There is something about certain train journeys – the old-school glamour, fine dining and fabulous outfits. And copious amounts of champagne – I have to confess, it had my name written all over it. The magic of the golden age of travel has been brought back to life by the Belmond British Pullman (the new brand name of Orient Express Trains & Cruises).
The British Pullman, is made up of 11 carriages that formed part of the most famous services in Britain in the 1920s and 1930s – each with its unique style and personality, beautifully restored and refurbished.
To say we were excited to go on this journey, would be an understatement – and funnily enough, we weren’t exactly going anywhere: the train ride was the experience, as we were to return and depart from London Victoria Station, after a 5-hour fine dining experience.
The 100+ passengers arrived at the station, half an hour before its departure. During this time, we got to enjoy the British Pullman lounge, which is conveniently located by its boarding platform. On arrival, we were immediately greeted by a glass of champagne and were handed a beautiful box with our tickets, which were part of our personalised travel journal. I loved this detail and how special it made everyone feel – this train journey is certainly a special occasion and this keepsake would be one of the memories to take back home.
The British Pullman operates both lunch and dinner services throughout the year, but this year, there is something even more special – Belmond has invited some of the leading British chefs to team up with its executive chef Robbie Gleeson and serve truly unique dining experiences. In our travel date, the pop-up chef was Tom Kerridge, the executive chef of the 2-star Michelin pub The Hand & Flowers (the only pub with stars in the UK). Needless to say, Tom was at the lounge meeting and greeting every passenger.
After a couple of glasses of champagne, it was time to board the British Pullman!
Obviously there was no luggage, so it was easier for everyone – but made even more special by the staff, which welcomed each passenger to its correct carriage. These are named and not numbered, so we did need a little help to find Cygnus, which was designed in 1938, but not completed until 1951.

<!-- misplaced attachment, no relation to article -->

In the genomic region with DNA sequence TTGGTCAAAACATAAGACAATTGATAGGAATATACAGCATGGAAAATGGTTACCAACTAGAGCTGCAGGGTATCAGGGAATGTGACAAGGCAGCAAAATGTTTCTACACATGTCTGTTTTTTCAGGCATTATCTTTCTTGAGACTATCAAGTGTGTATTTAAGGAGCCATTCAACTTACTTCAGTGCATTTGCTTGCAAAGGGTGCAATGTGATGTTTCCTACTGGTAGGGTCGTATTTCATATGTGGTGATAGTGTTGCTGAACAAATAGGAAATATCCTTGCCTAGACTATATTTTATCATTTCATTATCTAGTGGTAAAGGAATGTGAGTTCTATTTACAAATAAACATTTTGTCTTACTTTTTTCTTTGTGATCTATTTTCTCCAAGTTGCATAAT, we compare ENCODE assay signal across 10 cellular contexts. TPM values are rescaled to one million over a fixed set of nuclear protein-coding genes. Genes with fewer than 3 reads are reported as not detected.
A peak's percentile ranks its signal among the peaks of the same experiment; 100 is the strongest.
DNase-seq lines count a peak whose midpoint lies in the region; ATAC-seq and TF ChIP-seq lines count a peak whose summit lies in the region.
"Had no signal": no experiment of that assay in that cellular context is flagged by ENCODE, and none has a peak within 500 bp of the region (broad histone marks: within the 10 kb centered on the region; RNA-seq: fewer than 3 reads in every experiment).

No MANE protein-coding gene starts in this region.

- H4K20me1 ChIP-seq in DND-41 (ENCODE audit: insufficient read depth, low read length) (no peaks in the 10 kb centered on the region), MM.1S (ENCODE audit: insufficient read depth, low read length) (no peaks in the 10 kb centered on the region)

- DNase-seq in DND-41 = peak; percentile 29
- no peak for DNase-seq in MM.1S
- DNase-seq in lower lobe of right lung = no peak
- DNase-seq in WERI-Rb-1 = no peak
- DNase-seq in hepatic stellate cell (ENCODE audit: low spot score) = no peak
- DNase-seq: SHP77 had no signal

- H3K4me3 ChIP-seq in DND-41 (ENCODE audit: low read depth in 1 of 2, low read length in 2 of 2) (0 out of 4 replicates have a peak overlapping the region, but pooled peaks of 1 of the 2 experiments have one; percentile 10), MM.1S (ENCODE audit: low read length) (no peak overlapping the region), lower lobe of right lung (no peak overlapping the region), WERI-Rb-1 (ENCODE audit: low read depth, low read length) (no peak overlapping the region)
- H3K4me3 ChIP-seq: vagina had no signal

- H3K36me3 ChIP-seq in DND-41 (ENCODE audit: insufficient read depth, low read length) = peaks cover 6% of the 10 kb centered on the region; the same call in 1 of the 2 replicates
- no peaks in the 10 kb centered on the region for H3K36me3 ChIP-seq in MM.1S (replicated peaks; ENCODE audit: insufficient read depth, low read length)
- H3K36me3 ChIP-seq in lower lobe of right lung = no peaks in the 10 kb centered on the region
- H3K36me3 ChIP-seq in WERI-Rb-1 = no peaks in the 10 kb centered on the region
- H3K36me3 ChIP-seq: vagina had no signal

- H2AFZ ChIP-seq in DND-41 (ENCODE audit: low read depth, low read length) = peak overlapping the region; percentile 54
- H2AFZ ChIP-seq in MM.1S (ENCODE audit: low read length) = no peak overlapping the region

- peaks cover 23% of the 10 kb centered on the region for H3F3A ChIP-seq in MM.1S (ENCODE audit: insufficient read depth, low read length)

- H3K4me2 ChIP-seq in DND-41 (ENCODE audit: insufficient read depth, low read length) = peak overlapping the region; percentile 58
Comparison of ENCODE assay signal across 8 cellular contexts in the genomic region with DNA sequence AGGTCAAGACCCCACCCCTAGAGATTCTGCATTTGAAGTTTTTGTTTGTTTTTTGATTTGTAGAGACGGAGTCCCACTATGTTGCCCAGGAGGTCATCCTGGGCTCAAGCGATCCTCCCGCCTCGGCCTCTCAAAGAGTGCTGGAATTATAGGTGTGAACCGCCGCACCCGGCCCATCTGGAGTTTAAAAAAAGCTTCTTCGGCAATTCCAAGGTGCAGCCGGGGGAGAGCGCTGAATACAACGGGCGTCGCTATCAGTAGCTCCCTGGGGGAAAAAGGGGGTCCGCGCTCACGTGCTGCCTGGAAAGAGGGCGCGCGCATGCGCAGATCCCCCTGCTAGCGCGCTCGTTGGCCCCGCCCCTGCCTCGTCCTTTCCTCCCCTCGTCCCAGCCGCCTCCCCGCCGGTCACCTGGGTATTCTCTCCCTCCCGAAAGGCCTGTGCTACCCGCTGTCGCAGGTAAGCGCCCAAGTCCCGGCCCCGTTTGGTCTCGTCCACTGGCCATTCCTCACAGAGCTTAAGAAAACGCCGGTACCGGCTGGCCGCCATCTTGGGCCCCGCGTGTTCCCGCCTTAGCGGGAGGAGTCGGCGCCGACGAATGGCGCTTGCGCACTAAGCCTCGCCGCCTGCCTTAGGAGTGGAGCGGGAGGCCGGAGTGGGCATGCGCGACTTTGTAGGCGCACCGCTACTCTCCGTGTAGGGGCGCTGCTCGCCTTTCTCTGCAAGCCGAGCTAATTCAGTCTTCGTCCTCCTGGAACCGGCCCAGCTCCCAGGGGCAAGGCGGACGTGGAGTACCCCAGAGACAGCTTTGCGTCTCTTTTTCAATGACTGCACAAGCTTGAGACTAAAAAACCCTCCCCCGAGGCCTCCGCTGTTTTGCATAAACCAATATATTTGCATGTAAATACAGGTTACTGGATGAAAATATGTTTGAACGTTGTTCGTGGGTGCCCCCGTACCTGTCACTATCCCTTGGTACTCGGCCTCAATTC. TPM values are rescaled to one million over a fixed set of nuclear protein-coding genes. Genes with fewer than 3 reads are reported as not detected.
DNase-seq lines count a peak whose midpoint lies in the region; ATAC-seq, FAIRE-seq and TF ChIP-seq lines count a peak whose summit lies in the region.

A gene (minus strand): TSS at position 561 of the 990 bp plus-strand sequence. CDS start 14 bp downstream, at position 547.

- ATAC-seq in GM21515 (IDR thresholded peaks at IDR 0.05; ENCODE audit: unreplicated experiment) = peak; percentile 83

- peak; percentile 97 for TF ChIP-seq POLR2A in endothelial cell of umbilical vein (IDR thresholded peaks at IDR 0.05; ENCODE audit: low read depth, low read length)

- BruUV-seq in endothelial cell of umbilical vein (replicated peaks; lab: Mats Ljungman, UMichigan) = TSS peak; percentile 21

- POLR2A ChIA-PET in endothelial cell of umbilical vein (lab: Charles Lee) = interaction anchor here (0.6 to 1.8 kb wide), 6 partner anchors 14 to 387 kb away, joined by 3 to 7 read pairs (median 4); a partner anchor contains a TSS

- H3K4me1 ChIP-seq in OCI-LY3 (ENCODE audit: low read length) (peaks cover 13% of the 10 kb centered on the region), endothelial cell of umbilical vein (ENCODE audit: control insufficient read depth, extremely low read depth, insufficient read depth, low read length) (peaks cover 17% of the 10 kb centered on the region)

When we got to our carriage, all we could say was ‘ahhhhhhhh’. It was stunning – and every person who boarded the train had exactly the same reaction. The tables were set and looking stunning and you could just feel the excitement in the air.
There are tables for 1, 2 and 3 on the main part of each carriage, with separate areas for tables of 4 (called coupes). We were actually assigned a table for 3, which meant we had an extra seat which was perfect for all the goodies we had – a signed Tom Kerridge book, a magazine, and of course our lovely box with our tickets.
It didn’t take long until we left. And to be honest, no one had any idea where we were going – but we found that information in our travel journal, which indicated that we were going on a loop journey via Ashford, Canterbury West and Whistable. It was actually interesting to see the various types of scenery, which changed dramatically from urban to rural and we even got some peeks of the sea.
Champagne continued to flow and our culinary journey was about to begin – some pretty canapés arrived before our 5-course dinner.
Things got off to a flying start with the actual first course – an English cucumber gazpacho, served with creme fraiche and vodka. It was incredibly delicious (and something we will be attempting to recreate at home one day) and if I am perfectly honest, I have a complaint to make: it was too small. It was absolutely fantastic and a few weeks later, we are still talking about it. The cold soup was paired with a Jake’s Orchard Sparkling Cider & Nettles (I kid you not), from Kent, England, which was very nice.
The second course was chilled Cornish mackerel escabeche with pickled carrots, and I had to ask Mr. O if he had called in advance to let them know about two things I really don’t care for! Obviously, he had a little bit of mine. This course was paired with a cold Beaujolais (2011 Morgon Domaine Jean Descombe from France), which was lovely.